Cash flow is the lifeblood of your business, It’s simple as that. If your business does not generate cash and manages its circulation throughout the business properly, it will all go up in smoke. Now this “breathing” of cash is called the cash flow. This is the circulation of cash coming in and going out of your business.
Contrary to popular perception, making enough cash is not why businesses fail. Rather, it is more due to the inadequate prediction and mismanagement of cash flow.
Now, why do business owners tend to overlook their cash flow prediction and management? There are two main reasons:
- Small business owners tend to be unrealistic in predicting their cash flow where they tend to overestimate income and underestimate expenses.
- Failure to anticipate a cash shortage and running out of funds, thereby forcing to suspend or cease operations despite having active customers.
It follows along the line that Profit is not equal to Cash. Just because you have profits, it does not mean the money you gain is equivalent to that.
This will bring problems such as lack of funds during a period. With that in mind, the importance of being able to predict the cash flow becomes more significant. Being able to estimate and prepare cash flow projections can help boost your business’s success.
With a robust cash flow forecast, you can then make informed business decisions, plan for change, and know how to implement measures to enable business growth.
Inversely, not predicting a business’s cash flow, would make it nearly impossible to estimate how much cash your business will have at a given time. It becomes even more complicated if you factor in wages, taxes (e.g., payroll taxes, VAT, corporation tax payments), payments for loans, other financial obligations, and overheads.
If you want to predict your business’ cash flow, you need to create a cash flow projection.
A cash flow projection gives an estimate of the money you expect to come in and go out of the business, including all income and expenses. Using the data on the anticipated payments and receivables serves as a projection of a business’s future financial position.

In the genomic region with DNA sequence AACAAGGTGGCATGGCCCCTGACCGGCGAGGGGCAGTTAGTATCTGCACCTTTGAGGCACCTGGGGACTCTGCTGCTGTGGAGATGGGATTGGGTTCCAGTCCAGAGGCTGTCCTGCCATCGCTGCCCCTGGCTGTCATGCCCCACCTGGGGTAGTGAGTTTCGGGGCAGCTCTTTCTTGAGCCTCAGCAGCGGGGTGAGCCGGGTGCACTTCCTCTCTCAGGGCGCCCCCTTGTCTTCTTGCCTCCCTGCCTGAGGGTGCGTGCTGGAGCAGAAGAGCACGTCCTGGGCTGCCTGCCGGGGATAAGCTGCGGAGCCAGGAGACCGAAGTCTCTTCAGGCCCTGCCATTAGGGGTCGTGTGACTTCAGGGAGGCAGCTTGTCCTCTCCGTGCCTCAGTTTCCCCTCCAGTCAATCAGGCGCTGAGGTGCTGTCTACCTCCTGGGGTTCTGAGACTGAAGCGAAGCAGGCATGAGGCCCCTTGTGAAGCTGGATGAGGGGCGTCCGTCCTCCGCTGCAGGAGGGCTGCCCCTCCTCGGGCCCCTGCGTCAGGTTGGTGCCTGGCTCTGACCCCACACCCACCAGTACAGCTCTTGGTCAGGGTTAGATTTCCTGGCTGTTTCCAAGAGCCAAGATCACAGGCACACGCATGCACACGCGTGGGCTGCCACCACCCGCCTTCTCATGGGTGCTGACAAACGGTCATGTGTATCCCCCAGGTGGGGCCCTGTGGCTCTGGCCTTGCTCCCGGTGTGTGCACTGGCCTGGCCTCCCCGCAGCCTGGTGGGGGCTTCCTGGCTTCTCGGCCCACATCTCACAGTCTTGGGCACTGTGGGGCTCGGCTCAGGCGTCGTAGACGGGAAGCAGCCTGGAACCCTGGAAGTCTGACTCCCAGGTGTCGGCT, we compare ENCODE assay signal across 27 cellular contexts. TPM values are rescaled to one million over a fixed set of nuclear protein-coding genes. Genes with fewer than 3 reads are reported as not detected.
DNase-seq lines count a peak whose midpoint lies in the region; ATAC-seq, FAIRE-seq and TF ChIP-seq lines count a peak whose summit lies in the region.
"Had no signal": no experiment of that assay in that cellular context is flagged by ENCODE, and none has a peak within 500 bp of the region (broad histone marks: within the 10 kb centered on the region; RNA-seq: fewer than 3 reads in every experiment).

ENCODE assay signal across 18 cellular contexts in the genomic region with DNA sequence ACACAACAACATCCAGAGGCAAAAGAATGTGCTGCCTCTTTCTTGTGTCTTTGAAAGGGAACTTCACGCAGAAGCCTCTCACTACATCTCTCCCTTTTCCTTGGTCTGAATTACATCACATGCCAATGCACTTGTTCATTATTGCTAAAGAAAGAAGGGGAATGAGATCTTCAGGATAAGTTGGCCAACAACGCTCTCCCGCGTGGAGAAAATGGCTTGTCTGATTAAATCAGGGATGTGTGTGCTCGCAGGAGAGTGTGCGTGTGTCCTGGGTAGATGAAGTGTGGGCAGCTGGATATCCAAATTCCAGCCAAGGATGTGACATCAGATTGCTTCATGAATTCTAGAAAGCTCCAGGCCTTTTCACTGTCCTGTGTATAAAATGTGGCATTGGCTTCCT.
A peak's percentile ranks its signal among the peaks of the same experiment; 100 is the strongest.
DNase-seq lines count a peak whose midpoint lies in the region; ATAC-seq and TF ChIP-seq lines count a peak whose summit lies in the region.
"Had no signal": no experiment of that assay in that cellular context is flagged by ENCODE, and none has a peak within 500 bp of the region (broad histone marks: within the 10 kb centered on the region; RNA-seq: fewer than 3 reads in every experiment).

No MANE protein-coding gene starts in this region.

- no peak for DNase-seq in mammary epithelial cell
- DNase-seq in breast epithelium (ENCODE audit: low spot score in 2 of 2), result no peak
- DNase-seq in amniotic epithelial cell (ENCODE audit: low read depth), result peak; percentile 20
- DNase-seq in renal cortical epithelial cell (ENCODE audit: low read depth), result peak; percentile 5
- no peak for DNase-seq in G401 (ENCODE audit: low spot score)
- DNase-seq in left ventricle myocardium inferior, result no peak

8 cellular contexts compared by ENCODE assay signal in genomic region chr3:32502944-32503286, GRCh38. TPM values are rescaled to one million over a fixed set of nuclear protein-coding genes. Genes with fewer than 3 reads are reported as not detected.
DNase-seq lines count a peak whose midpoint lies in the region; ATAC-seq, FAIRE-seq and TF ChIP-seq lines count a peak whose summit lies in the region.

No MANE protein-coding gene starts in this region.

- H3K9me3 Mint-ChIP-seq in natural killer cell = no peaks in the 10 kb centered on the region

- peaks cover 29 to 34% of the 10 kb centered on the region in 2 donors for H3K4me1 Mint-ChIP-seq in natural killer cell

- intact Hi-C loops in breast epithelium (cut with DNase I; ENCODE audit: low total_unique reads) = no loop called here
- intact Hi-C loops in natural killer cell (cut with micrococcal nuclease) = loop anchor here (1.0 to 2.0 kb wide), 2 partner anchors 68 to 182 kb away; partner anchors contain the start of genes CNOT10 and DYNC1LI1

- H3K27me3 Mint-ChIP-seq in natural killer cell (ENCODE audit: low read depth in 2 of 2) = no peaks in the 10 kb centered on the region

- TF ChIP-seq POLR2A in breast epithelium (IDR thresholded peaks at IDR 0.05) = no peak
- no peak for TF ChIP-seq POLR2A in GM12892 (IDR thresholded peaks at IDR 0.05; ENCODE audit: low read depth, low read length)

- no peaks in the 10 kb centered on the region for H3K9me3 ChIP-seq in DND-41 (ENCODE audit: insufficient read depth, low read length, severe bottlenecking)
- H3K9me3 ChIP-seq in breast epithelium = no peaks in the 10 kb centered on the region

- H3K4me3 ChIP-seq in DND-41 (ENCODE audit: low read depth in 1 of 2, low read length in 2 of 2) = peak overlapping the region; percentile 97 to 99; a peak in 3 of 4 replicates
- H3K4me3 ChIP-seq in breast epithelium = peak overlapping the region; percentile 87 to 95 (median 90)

A cash flow projection can give the following advantages:
- The business can predict cash shortages and surpluses
- The business can gain an overview and compare business expenses and income for a specified period.
- The business will estimate the effects of a change like moving locations or hiring an employee.
- The business can prove to their lenders that they can repay on time.
- The business can determine if they need to adjust like cutting expenses.
To get started making a Cash Flow Projection, the business owner must get reports detailing their business’s income and expenses. These can be obtained from their accountant, books, or accounting software.
Depending on the time frame, additional information may have to be gathered.
Concerning the process of making a Cash Flow Projection, the general steps are outlined below:
- Compute for Cash at the beginning of Period
- Start by gathering determining the cash for the beginning of the period.
- Cash at the beginning of Period = Previous Period’s Income – Previous Period’s Expenses
- Compute for Estimated Income
- Estimate the incoming cash for the next period.
- Incoming cash may include revenue, sales on credit, loans, etc.
- Compute for Estimated Expenses
- Estimate all the expenses for the next period.
- Expenses may include raw materials, rent, utilities, insurance, and other bills
- Compute for Net Cash Flow
- Subtract all estimated expenses from income.
- Net Cash Flow = Estimated Income & Funding (inflows) – Estimated Expenses and Financial Obligations (outflows)
- Compute for Closing Balance
- Your closing balance will carry over to act as your starting balance for the next period.
- Closing Balance = Opening balance + Net Cash Flow
- To create the next period’s projected cash flow, repeat the steps from above.
Once you have made the above calculations, you can start creating your Cash Flow Projection. Utilize a spreadsheet to prepare (Template here) and organize the data.
The projection should contain the following data:
- Opening balance
- Incoming Cash – From revenue, sale of investments or funding
- Cash Outflows – Operational expenses, Capital expenditure, Loan repayments
- Totals for cash in and cash out
- Uses for the Cash
- Total cash flow for the period
- Closing Balance
Once you have laid out the above sections on your cash flow projection report, start adding the projected cash flow calculations – The template provided already have the format.
A good rule of thumb is to not project too far into the future. Too many variables can come into play with your business (e.g., recession) and affect the prediction.
A standard period for cash flow projections is 12 months. But Cash flow projections are not absolute and subject to adjustments. To keep things accurate, a business owner must revisit its projection from time to time to see their current standing.
It is best to review your cash flow monthly and makings adjustments to future months up to one year ahead – effectively 12 months rolling cash flow forecast.
Get in touch if you require assistance in preparing a cash flow forecast for your business.
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